Obama apologises to Poles after `death camp` gaffe

Obama made the blunder while giving a speech in honour of Polish World War II resistance fighter Jan Karski, who was posthumously being awarded the Medal of Freedom for his courage.

Last Updated: May 31, 2012, 19:19 PM IST

Washington: US President Barack Obama has apologized to Poles for calling Nazi death camps in Poland ‘Polish death camps’.

Obama made the blunder while giving a speech in honour of Polish World War II resistance fighter Jan Karski, who was posthumously being awarded the Medal of Freedom for his courage.

Adding to the Obama’s embarrassment the fact was that Karski risked his life to gather first-hand evidence about the mass killing of Jews, which he relayed, to allied commanders.

“Before one trip across enemy lines, resistance fighters told him that Jews were being murdered on a massive scale, and smuggled him into the Warsaw Ghetto and a Polish death camp to see for himself,” the Daily Mail quoted Obama, as saying.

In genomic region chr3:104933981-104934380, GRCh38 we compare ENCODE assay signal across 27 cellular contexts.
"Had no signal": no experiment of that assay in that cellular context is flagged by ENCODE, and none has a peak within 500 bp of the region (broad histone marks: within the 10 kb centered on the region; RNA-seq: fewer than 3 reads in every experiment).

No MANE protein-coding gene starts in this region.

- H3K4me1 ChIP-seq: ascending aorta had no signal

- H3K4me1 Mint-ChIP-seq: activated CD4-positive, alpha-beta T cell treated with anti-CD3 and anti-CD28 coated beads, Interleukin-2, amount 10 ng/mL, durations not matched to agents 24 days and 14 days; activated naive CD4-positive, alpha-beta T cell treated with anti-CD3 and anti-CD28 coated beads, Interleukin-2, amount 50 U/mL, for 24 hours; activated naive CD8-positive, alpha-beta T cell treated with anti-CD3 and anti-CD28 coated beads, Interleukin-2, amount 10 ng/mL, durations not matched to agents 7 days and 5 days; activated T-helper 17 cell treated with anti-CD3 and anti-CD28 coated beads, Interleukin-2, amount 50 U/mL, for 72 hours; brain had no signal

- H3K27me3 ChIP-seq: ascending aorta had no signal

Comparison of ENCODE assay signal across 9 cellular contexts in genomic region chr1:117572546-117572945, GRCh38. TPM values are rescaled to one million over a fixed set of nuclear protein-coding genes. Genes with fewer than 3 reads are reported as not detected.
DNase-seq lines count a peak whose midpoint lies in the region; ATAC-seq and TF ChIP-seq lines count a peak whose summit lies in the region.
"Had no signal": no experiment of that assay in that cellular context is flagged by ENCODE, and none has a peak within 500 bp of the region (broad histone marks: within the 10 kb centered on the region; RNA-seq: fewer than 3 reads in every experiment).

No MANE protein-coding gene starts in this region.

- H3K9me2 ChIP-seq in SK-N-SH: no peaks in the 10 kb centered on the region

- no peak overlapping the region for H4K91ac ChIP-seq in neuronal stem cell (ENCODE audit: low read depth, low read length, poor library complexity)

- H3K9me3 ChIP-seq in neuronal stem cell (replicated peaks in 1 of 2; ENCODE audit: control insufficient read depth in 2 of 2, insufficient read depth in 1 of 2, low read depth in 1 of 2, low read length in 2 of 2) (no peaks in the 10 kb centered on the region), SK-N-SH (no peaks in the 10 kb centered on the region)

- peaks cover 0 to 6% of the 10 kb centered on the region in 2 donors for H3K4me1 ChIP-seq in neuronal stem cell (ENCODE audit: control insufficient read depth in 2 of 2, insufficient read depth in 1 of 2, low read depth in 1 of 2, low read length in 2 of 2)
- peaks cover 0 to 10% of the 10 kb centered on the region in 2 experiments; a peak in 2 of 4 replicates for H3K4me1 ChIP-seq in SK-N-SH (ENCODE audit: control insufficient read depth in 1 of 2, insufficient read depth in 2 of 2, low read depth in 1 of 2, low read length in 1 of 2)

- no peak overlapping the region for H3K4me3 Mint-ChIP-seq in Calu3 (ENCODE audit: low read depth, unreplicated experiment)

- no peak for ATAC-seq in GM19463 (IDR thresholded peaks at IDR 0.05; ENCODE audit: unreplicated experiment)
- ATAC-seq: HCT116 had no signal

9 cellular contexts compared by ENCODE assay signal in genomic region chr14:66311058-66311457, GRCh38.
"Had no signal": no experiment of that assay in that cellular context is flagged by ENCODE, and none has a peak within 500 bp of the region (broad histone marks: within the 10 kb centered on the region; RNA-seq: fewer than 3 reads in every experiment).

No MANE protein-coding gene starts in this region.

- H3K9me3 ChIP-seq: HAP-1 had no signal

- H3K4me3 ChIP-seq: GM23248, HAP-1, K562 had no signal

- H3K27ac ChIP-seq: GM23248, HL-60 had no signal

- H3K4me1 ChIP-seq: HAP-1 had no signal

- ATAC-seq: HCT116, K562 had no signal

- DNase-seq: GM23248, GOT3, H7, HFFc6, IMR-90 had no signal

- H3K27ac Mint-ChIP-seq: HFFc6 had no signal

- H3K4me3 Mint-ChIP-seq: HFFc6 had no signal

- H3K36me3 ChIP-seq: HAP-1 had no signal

However, Polish Foreign Minister Radoslaw Sikorski blamed the ``grave mistake`` on White House speechwriters and its press service.

According to ABC News, Poland`s President Bronislaw Komorowski wrote a letter to Obama urging him to correct his bungle.

"I hope we will jointly act to make up for this unfortunate mistake. I believe that every error, every mistake can be corrected if it is given adequate consideration," Komorowski’s official website quoted him, as saying.
Even though Obama made his comments late in the evening in Poland, it sparked outrage amongst Poles instantly.

Sikorski tweeted saying: ‘The White House will apologise for this outrageous error’, while others said that Obama should have referred to the site as a ‘German death camp in Nazi-occupied Poland’ to separate the perpetrators from the location.

Polish Prime Minster Donald Tusk added, “We cannot accept such words even if they are spoken by the leader of a friendly power - or perhaps especially in such situations, since we expect diligence, care, and respect from our friends on issues of such importance as World War II remembrance.”

Tusk urged Washington to make up for the mistake by actively supporting Warsaw`s drive against such rhetoric.

ANI